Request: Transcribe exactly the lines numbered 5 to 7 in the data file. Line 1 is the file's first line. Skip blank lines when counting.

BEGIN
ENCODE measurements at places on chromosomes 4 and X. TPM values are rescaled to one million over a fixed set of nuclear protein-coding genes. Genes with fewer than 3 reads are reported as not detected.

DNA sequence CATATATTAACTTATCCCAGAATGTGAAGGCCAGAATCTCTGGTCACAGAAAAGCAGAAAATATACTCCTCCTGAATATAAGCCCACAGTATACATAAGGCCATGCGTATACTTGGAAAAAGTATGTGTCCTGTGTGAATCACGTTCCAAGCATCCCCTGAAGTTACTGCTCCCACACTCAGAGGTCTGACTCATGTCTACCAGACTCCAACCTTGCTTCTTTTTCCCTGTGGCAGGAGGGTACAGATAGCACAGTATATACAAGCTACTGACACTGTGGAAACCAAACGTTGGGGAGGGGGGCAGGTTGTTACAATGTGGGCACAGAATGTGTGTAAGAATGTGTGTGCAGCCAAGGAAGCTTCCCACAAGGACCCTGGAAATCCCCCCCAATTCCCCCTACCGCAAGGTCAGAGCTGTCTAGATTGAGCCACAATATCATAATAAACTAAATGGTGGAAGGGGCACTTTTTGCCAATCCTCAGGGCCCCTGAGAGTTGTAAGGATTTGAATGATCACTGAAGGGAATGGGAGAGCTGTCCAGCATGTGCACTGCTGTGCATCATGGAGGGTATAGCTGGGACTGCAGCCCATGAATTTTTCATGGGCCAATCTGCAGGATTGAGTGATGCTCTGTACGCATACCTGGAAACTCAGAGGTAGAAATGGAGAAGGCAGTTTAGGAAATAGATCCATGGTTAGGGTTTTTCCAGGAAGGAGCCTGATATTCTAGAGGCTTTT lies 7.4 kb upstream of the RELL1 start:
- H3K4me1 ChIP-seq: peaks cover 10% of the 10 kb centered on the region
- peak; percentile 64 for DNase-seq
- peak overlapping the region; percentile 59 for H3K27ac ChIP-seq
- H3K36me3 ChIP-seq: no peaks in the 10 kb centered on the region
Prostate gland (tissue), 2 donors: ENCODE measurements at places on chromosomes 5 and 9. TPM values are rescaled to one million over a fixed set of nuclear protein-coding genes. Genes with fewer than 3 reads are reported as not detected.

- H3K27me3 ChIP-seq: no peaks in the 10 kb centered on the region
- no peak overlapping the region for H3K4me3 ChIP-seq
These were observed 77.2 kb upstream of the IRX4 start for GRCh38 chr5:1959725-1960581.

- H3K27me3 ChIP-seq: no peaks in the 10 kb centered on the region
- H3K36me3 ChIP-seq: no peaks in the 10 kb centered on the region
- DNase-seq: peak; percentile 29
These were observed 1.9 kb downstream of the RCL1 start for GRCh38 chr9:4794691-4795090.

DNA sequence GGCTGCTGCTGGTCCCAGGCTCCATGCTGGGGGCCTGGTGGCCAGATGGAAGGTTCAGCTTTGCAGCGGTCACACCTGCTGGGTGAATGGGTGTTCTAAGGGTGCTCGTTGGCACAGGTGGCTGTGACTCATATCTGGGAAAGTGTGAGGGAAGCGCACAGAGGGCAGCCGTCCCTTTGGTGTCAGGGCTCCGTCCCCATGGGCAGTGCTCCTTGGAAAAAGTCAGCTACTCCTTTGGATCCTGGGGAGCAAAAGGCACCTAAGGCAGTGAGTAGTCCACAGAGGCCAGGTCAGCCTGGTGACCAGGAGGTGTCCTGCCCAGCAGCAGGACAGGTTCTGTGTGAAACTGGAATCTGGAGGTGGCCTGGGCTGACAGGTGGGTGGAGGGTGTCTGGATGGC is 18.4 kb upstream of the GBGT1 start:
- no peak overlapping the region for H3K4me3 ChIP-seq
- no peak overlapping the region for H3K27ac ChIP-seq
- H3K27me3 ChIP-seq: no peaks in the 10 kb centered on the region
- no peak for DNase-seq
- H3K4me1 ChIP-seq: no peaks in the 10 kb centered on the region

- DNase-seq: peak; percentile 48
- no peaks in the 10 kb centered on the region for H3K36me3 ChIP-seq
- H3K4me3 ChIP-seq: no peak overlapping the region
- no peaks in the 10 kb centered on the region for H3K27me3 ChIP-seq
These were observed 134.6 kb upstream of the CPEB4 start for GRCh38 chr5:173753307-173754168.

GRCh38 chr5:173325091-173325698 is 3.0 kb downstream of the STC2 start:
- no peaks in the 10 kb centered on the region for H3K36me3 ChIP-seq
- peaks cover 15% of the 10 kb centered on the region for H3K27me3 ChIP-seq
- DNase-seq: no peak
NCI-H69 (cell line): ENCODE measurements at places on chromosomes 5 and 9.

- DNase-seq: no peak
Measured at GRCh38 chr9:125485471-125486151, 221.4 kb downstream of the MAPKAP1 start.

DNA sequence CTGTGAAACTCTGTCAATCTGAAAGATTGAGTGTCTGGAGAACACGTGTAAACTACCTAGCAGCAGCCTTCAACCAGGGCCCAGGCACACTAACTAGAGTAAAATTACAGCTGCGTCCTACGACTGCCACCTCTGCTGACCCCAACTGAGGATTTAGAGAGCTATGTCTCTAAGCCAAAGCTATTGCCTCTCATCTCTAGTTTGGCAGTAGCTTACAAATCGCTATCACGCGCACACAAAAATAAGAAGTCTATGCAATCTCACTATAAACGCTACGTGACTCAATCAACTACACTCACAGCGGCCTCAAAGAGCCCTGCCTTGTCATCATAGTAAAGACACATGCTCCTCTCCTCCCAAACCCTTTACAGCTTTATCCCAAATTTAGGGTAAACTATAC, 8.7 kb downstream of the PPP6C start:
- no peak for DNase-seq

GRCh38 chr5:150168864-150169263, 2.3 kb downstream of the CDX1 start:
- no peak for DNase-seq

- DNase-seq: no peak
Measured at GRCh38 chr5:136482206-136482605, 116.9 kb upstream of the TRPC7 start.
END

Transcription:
- peak overlapping the region; percentile 59 for H3K27ac ChIP-seq
- H3K36me3 ChIP-seq: no peaks in the 10 kb centered on the region
Prostate gland (tissue), 2 donors: ENCODE measurements at places on chromosomes 5 and 9. TPM values are rescaled to one million over a fixed set of nuclear protein-coding genes. Genes with fewer than 3 reads are reported as not detected.